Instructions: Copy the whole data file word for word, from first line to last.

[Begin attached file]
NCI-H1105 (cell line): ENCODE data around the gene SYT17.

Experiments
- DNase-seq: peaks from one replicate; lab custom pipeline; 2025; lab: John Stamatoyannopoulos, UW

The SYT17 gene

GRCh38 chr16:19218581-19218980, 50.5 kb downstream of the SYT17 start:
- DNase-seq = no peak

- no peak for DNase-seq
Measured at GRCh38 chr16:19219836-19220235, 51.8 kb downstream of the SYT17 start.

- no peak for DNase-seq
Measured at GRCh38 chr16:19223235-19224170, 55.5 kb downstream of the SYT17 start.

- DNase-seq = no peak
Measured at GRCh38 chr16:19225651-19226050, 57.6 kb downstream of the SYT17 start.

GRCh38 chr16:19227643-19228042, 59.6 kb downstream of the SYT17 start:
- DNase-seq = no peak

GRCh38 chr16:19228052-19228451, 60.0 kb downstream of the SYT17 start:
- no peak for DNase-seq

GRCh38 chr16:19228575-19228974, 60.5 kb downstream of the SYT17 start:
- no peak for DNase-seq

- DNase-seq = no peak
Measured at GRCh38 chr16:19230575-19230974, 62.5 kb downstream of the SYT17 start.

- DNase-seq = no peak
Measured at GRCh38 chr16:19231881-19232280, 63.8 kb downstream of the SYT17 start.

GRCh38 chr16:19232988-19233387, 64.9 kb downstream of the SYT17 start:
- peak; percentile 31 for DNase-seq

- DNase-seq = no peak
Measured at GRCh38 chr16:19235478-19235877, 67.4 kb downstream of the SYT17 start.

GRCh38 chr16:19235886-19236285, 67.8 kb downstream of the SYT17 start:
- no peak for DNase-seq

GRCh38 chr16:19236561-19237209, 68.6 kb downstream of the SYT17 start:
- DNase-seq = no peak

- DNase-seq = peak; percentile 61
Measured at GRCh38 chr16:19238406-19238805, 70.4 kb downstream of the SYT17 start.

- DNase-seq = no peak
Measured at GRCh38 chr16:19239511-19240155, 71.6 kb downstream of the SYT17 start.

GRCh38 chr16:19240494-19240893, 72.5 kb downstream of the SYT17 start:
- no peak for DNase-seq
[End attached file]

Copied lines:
NCI-H1105 (cell line): ENCODE data around the gene SYT17.

Experiments
- DNase-seq: peaks from one replicate; lab custom pipeline; 2025; lab: John Stamatoyannopoulos, UW

The SYT17 gene

GRCh38 chr16:19218581-19218980, 50.5 kb downstream of the SYT17 start:
- DNase-seq = no peak

- no peak for DNase-seq
Measured at GRCh38 chr16:19219836-19220235, 51.8 kb downstream of the SYT17 start.

- no peak for DNase-seq
Measured at GRCh38 chr16:19223235-19224170, 55.5 kb downstream of the SYT17 start.

- DNase-seq = no peak
Measured at GRCh38 chr16:19225651-19226050, 57.6 kb downstream of the SYT17 start.

GRCh38 chr16:19227643-19228042, 59.6 kb downstream of the SYT17 start:
- DNase-seq = no peak

GRCh38 chr16:19228052-19228451, 60.0 kb downstream of the SYT17 start:
- no peak for DNase-seq

GRCh38 chr16:19228575-19228974, 60.5 kb downstream of the SYT17 start:
- no peak for DNase-seq

- DNase-seq = no peak
Measured at GRCh38 chr16:19230575-19230974, 62.5 kb downstream of the SYT17 start.

- DNase-seq = no peak
Measured at GRCh38 chr16:19231881-19232280, 63.8 kb downstream of the SYT17 start.

GRCh38 chr16:19232988-19233387, 64.9 kb downstream of the SYT17 start:
- peak; percentile 31 for DNase-seq

- DNase-seq = no peak
Measured at GRCh38 chr16:19235478-19235877, 67.4 kb downstream of the SYT17 start.

GRCh38 chr16:19235886-19236285, 67.8 kb downstream of the SYT17 start:
- no peak for DNase-seq

GRCh38 chr16:19236561-19237209, 68.6 kb downstream of the SYT17 start:
- DNase-seq = no peak

- DNase-seq = peak; percentile 61
Measured at GRCh38 chr16:19238406-19238805, 70.4 kb downstream of the SYT17 start.

- DNase-seq = no peak
Measured at GRCh38 chr16:19239511-19240155, 71.6 kb downstream of the SYT17 start.

GRCh38 chr16:19240494-19240893, 72.5 kb downstream of the SYT17 start:
- no peak for DNase-seq